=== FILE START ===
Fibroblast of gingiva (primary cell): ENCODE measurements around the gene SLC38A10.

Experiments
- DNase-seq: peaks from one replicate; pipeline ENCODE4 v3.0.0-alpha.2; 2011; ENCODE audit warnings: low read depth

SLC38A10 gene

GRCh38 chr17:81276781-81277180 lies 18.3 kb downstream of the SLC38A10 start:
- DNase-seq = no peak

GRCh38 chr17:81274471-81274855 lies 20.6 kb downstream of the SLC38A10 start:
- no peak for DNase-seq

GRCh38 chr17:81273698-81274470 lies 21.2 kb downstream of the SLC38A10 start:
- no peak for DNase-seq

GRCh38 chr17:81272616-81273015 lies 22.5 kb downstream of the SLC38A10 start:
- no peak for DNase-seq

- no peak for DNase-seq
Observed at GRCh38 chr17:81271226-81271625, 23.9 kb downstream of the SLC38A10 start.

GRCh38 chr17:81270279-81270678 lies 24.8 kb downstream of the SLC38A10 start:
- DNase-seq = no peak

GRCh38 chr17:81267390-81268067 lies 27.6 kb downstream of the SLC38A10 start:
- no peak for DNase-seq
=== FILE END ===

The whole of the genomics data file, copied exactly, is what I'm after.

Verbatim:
Fibroblast of gingiva (primary cell): ENCODE measurements around the gene SLC38A10.

Experiments
- DNase-seq: peaks from one replicate; pipeline ENCODE4 v3.0.0-alpha.2; 2011; ENCODE audit warnings: low read depth

SLC38A10 gene

GRCh38 chr17:81276781-81277180 lies 18.3 kb downstream of the SLC38A10 start:
- DNase-seq = no peak

GRCh38 chr17:81274471-81274855 lies 20.6 kb downstream of the SLC38A10 start:
- no peak for DNase-seq

GRCh38 chr17:81273698-81274470 lies 21.2 kb downstream of the SLC38A10 start:
- no peak for DNase-seq

GRCh38 chr17:81272616-81273015 lies 22.5 kb downstream of the SLC38A10 start:
- no peak for DNase-seq

- no peak for DNase-seq
Observed at GRCh38 chr17:81271226-81271625, 23.9 kb downstream of the SLC38A10 start.

GRCh38 chr17:81270279-81270678 lies 24.8 kb downstream of the SLC38A10 start:
- DNase-seq = no peak

GRCh38 chr17:81267390-81268067 lies 27.6 kb downstream of the SLC38A10 start:
- no peak for DNase-seq